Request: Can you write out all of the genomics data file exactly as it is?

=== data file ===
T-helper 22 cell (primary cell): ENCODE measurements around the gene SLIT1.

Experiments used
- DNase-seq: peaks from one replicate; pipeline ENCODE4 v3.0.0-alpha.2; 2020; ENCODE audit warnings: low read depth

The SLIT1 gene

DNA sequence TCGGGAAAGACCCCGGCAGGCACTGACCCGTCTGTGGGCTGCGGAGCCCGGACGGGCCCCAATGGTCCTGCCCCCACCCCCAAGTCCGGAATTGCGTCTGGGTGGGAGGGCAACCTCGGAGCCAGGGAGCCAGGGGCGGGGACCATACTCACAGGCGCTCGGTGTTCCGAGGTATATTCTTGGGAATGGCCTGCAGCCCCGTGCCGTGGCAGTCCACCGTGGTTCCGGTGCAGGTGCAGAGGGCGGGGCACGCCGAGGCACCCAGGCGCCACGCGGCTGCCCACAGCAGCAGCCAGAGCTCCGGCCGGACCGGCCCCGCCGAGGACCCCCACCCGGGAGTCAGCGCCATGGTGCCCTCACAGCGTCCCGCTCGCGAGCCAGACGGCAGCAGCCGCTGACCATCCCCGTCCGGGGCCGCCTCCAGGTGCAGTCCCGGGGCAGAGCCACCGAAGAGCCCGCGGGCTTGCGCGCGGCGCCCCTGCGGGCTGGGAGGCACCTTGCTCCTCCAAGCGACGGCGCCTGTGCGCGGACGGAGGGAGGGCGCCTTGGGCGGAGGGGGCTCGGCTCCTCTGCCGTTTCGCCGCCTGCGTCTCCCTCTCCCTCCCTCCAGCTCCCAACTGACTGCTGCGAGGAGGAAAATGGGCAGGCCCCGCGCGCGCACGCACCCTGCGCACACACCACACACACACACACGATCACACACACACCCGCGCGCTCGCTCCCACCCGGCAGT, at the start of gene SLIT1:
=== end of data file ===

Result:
T-helper 22 cell (primary cell): ENCODE measurements around the gene SLIT1.

Experiments used
- DNase-seq: peaks from one replicate; pipeline ENCODE4 v3.0.0-alpha.2; 2020; ENCODE audit warnings: low read depth

The SLIT1 gene

DNA sequence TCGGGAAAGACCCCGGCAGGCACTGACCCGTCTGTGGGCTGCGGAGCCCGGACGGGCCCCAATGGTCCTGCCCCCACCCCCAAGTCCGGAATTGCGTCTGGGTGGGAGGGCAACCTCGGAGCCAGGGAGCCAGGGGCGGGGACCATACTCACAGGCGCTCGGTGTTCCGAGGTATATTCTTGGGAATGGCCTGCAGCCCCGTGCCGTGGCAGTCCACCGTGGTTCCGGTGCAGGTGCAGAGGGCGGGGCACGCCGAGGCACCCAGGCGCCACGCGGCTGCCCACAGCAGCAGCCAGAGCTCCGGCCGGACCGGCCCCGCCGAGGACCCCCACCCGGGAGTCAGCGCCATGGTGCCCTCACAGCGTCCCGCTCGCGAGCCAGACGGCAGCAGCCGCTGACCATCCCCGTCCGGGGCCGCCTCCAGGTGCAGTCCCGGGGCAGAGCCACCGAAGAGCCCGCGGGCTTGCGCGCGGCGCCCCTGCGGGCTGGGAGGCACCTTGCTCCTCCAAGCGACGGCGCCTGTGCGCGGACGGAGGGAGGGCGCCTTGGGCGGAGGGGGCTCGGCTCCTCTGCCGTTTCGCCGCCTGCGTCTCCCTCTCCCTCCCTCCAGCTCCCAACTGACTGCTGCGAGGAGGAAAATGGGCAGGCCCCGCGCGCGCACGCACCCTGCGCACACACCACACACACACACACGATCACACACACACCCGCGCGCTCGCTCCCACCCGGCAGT, at the start of gene SLIT1: